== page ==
EASE hosts the EtherCAT software on the shield itself rather than on the base board like many other shields. As a result, EtherCAT does not consume resources on the base board.

Do I need to write SPI code for the base board or the EtherCAT master?

EASE’s Arduino library already does the heavy-lifting for you. All you need to do is enter the following line of code in the Arduino setup function:


That will enable SPI communication between EASE and your base board. (For reference, "example" is whatever the user instantiates as an object using our Arduino library. Also, the chip selector pin for SPI can be selected while constructing the object.)

The Ethernet ports on EASE look tall. Can EASE be connected to Arduino shields?

EASE has custom female pin headers that are the same height as the Ethernet ports and leave room to attach shields and other peripherals. The pin headers also have long pins, so there is no interference from the bottom of EASE to the base board pin headers.

How do I power the base board?

There is no need to externally power the base board! EASE supplies power from the PoE injector to the Vin port through EtherCAT. Have a look at the EASE datasheet to learn more about how much voltage EASE can be supply through Vin.

I don’t know how to get started with EASE. Where do I start?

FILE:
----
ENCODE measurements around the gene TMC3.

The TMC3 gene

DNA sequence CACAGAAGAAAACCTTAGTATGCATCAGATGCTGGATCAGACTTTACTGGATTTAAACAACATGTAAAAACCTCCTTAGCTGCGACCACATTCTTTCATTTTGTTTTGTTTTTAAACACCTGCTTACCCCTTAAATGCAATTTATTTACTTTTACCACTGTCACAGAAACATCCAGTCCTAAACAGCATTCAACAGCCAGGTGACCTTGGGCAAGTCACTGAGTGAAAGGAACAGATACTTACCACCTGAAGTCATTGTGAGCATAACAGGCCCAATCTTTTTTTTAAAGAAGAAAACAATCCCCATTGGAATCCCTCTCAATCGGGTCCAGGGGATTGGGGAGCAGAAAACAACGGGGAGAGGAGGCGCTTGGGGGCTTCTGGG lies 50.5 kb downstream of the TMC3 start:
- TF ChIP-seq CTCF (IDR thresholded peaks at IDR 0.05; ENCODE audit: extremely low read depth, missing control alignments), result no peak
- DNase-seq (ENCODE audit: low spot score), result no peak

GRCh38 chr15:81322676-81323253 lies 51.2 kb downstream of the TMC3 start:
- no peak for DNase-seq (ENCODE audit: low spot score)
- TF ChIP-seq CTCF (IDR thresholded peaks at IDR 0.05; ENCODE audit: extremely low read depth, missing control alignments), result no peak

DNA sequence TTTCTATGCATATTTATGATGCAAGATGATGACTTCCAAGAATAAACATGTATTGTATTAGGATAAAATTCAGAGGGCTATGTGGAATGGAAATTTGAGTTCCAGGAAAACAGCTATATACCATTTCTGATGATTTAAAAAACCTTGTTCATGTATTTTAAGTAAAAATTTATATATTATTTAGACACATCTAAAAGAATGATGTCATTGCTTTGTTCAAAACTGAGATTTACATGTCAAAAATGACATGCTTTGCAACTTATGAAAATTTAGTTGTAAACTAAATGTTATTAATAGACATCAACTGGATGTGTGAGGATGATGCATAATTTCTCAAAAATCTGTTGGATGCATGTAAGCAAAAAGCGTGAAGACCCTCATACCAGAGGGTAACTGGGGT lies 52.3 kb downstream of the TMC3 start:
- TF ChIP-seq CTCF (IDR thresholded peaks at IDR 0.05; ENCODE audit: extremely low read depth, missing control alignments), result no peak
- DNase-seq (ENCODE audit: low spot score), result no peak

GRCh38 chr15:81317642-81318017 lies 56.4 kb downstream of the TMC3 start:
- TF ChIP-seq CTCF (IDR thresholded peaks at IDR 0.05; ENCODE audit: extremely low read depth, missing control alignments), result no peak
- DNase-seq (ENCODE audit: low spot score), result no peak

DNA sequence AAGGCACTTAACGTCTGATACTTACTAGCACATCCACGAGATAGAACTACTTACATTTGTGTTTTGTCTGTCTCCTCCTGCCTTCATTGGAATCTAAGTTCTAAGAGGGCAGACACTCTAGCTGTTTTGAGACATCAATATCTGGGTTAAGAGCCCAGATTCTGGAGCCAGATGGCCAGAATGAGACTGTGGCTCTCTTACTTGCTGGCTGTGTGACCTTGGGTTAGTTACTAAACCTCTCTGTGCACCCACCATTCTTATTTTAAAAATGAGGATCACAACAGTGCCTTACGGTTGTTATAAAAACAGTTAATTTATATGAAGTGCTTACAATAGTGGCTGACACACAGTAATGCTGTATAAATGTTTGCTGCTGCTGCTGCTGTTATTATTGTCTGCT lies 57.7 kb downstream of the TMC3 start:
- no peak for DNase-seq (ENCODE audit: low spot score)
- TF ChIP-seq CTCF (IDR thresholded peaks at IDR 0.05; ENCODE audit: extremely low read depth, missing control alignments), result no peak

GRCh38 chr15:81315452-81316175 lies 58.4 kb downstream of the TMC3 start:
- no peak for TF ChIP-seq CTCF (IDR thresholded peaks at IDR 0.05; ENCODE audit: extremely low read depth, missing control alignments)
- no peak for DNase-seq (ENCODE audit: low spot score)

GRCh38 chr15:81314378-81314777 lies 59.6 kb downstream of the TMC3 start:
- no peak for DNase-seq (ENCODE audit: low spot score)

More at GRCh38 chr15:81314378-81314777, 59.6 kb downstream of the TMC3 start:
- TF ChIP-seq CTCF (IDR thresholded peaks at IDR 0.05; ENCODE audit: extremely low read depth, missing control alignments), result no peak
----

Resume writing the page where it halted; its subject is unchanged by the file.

Esmacat has great supporting material on how to get started with EASE. Check out the tutorial page on our website and our Hackster.io page. And feel free to contact us if you have any questions!

How do I connect EASE to an existing EtherCAT system?

EASE is already defined in our latest Esmacat master library, which you can find in the software section of our website. Our examples demonstrate how to incorporate EASE into your code in a matter of minutes. EASE can be connected to other EtherCAT masters in more-or-less the same way as other EtherCAT slaves. Its ESI file is available on our website, at the bottom of the EASE page. You can import that file into your EtherCAT master (e.g., TwinCAT). Once it is defined in the master’s code, EASE can be connected to your existing EtherCAT system.

Why can’t I just use a competitor’s product instead?

EASE communicates with base boards through SPI, which keeps the EtherCAT software on the shield itself rather than on the base board. As a result, EASE is compatible with any base board that accommodates Arduino UNO connectors. This is an advantage over our competitors, which require specific software for each base board.